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Parallel Thermoprinter

Another day, another gadget.

I recently acquired a miniature thermoprinter just for fun because spending 14 EUR (that is 18.47 USD at the time I am writing this) was a no-brainer. I will skip one beer in the beer garden. NOT. It’s 37 °C outside…
For those interested, here is the link to the German ebay-offer.

Sorry. Back to the printer. It has originally a parallel port but comes packaged with a usb-parallel adapter cable. The question was: will the Raspberry work with an adapter and subsequently, the printer. Things turned out to be not that simple. Missing modules, the usual permission problems and the German language with its funny Umlauts (ÄÖÜ).


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Basics for Beginners (part 2 – backup/restore)

The Basics for Beginners (part 1) got rather lengthy so I decided to split it into two three parts. In this second part it’s all about backup and accessing the Raspberry Pi via SSH.

At first I did not care about backing up the system. If something went wrong I just dumped a new and clean image onto my SD-card and started all over. With more and more bits and pieces coming together and (some of them) working out, I soon realized that it would be a good idea to regularly backup the things I had accomplished so far.
Remote access is another important thing. I am sure most of us have the Raspberry Pi running as a “headless” system, connecting to it via SSH from a shell. However, there is one drawback with SSH. It generates a key per IP address. Now I wanted to use just one IP for my Raspberry, no matter which SD-card was inserted. This usually goes not very well with SSH, as different systems (per SD-card) will result in different SSH-keys. Continue reading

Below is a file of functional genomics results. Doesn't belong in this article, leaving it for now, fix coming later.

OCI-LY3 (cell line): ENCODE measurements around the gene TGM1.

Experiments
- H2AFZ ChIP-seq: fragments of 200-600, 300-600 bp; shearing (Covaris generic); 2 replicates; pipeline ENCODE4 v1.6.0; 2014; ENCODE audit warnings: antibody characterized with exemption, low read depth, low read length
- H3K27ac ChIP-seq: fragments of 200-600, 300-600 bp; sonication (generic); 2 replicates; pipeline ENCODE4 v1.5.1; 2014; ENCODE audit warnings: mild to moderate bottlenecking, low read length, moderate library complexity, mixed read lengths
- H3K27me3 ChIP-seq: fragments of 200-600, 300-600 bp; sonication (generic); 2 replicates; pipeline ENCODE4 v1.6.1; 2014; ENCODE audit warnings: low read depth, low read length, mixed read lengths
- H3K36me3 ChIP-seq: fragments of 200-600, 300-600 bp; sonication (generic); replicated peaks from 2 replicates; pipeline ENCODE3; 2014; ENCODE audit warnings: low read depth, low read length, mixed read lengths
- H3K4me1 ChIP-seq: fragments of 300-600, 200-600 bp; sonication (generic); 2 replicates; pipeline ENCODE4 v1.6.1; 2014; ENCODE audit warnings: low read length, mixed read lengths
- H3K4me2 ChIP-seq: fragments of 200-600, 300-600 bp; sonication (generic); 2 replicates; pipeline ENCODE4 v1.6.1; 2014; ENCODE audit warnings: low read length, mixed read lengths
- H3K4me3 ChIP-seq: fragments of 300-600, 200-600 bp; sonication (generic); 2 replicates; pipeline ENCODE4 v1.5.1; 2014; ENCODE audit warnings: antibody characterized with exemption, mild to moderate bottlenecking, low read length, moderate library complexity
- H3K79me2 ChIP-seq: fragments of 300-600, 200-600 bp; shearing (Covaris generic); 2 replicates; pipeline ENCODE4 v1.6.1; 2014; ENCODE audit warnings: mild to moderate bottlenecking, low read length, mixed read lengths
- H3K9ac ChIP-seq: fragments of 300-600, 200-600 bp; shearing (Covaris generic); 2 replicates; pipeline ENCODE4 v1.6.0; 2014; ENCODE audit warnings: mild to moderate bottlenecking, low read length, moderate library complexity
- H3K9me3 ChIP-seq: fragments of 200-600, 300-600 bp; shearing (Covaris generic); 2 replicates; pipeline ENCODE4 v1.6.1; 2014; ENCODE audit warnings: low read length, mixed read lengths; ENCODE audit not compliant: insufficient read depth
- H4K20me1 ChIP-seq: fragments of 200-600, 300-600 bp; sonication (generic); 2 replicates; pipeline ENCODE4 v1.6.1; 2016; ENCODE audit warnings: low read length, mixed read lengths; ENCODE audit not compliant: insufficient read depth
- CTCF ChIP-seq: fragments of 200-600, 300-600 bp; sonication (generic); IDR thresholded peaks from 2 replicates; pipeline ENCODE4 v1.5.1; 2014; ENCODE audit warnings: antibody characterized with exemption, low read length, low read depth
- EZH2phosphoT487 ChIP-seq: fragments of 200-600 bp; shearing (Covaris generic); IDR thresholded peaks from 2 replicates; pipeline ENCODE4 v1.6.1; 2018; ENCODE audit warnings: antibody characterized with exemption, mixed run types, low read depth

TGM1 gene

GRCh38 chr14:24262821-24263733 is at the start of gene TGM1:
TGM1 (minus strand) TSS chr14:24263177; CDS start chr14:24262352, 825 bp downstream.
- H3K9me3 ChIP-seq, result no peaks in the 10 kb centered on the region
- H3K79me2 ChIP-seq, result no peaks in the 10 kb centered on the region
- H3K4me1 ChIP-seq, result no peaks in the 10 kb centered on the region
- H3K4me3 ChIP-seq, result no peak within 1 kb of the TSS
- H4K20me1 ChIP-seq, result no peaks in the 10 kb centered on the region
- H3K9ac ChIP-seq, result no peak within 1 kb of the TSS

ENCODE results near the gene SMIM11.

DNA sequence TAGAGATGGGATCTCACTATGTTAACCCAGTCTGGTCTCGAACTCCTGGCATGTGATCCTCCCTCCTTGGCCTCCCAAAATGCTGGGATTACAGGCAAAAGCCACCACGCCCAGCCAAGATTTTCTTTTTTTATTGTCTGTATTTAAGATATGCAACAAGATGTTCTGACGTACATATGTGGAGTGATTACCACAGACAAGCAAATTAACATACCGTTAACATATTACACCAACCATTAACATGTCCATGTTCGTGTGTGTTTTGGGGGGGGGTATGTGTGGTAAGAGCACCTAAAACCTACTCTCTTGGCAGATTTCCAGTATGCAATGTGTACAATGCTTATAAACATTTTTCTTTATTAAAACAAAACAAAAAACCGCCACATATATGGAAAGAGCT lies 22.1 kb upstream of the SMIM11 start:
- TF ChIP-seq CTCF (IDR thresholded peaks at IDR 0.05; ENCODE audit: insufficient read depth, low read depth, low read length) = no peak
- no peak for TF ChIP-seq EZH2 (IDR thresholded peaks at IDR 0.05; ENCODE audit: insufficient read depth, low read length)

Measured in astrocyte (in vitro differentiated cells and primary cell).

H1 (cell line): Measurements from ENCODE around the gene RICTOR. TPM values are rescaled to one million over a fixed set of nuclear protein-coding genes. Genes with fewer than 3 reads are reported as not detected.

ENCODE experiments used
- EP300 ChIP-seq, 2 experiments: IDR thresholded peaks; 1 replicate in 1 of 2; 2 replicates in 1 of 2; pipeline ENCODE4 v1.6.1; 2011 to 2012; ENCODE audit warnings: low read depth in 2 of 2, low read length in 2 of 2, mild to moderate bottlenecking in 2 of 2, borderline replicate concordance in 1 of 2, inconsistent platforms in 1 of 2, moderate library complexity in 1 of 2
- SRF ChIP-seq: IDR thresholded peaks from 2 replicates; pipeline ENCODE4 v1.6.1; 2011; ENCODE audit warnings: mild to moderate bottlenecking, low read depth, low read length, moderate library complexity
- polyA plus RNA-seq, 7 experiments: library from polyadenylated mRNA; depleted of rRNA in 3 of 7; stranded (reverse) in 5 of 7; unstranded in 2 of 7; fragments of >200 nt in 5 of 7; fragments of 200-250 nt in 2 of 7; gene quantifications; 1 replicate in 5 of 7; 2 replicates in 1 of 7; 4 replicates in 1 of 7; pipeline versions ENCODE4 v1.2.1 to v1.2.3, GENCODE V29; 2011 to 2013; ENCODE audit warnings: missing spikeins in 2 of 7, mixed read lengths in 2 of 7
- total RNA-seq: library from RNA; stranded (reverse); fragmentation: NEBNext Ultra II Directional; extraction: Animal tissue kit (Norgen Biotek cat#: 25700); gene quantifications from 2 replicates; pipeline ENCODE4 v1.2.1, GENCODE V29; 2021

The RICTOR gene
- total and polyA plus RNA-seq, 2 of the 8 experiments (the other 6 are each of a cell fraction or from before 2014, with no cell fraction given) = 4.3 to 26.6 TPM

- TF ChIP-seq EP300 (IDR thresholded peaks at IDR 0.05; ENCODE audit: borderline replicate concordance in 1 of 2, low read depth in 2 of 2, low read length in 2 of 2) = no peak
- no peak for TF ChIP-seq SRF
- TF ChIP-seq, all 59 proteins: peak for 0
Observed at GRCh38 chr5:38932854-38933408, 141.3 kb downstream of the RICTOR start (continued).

Basics for Beginners (part 1 – go easy)

There are numerous guides for beginners, so I won’t repeat all the steps. As a Mac user I will concentrate on this system.
Of course Raspberry’s own Wiki is a great source of information. They do have a tutorial how to set up an SD-card on various systems. Once you have set up the card put it in the Raspberry, connect a display, network and keyboard and fire it up. I will not get into detail here. The two things where most users are insecure are “How to switch it off” and “How to backup my system”. So I will discuss these here. Continue reading

And so it begins

The very first thing coming to my mind when I saw the Raspberry Pi was: Cool, I am going to build a retro-style Cocktail-Table Arcade Cabinet. No problem with heating and fans, small powersupply etc. So I ordered some stuff from Reichelt for a start. As always I needed the “bigger package”, because it makes no sense to discover in the midst of tinkering that some little thingie is lacking. So the list grew to some extent. And, I couldn’t believe it myself, I had no spare keyboard with USB cable lying around, so I needed to order this too. The final list:

  • Raspberry Pi (of course, sadly I ordered only one…)
  • USB keyboard (real bargain)
  • WLan-N dongle (hey, less cables means greater “Women’s Acceptance Factor means more tinkering allowed)
  • Case for Raspberry (moving bare PCBs  around with power on is a bad idea)
  • Asahi 31238 38kHz IR-receiver (of course this is going to get a remote)

Fortunately all those things arrived 3 days later. It shoud have been two days, but for some reason the Deutsche Post decided to keep my package (that they had loaded on their truck on day 2) for another day. Enough time to try and get a Raspbian image running in a virtual machine. Not easy, I can tell you. I had no idea that my Mac can display “Kernel Panik” messages.